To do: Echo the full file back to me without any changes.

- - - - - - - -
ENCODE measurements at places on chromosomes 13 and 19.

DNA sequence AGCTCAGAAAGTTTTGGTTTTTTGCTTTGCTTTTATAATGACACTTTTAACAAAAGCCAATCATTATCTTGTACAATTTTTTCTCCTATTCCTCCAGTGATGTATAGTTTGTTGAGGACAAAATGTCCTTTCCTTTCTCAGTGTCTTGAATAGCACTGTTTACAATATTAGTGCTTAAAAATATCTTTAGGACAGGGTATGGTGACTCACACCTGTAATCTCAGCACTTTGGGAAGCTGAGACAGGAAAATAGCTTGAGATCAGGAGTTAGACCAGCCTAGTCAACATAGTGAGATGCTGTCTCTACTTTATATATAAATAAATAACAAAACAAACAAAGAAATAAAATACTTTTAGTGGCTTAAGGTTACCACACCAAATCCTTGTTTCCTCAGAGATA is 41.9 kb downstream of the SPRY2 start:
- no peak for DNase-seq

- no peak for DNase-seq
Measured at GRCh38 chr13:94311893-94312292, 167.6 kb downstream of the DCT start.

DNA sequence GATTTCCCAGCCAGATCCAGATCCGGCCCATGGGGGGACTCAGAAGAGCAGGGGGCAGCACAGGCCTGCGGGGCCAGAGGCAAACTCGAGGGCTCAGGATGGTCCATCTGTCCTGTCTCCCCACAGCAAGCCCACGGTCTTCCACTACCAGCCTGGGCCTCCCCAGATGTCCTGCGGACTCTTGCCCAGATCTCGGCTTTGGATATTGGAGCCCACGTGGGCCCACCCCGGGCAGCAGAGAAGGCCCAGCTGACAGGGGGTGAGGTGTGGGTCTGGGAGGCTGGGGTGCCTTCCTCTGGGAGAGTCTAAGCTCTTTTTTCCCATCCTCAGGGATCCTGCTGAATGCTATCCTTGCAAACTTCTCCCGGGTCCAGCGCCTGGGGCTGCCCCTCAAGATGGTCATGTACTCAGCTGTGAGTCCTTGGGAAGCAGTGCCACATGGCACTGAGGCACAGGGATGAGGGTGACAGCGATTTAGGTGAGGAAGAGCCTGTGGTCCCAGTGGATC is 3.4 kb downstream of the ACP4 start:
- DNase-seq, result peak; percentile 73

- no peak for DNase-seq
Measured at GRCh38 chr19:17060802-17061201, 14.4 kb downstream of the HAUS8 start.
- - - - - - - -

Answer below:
ENCODE measurements at places on chromosomes 13 and 19.

DNA sequence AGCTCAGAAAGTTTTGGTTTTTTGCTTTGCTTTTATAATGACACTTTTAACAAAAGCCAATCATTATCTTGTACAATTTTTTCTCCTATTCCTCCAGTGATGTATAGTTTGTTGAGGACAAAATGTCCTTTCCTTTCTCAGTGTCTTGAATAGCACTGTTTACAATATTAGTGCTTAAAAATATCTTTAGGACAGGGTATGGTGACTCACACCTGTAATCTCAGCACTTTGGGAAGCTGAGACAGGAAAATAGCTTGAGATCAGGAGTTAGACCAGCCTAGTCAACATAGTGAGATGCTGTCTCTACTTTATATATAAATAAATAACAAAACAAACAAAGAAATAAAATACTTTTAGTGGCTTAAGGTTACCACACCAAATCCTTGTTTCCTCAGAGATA is 41.9 kb downstream of the SPRY2 start:
- no peak for DNase-seq

- no peak for DNase-seq
Measured at GRCh38 chr13:94311893-94312292, 167.6 kb downstream of the DCT start.

DNA sequence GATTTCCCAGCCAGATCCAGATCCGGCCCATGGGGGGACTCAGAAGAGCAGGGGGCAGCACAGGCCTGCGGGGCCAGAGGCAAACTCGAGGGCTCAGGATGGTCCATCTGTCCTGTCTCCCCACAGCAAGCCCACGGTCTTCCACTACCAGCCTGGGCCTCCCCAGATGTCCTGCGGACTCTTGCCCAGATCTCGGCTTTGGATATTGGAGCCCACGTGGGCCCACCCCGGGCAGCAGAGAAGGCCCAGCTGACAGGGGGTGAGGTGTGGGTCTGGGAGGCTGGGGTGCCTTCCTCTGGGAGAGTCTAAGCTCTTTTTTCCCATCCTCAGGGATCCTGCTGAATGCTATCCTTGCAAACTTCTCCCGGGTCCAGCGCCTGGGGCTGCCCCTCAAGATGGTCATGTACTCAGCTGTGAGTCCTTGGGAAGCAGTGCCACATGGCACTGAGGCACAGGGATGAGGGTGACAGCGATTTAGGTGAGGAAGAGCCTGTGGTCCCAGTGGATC is 3.4 kb downstream of the ACP4 start:
- DNase-seq, result peak; percentile 73

- no peak for DNase-seq
Measured at GRCh38 chr19:17060802-17061201, 14.4 kb downstream of the HAUS8 start.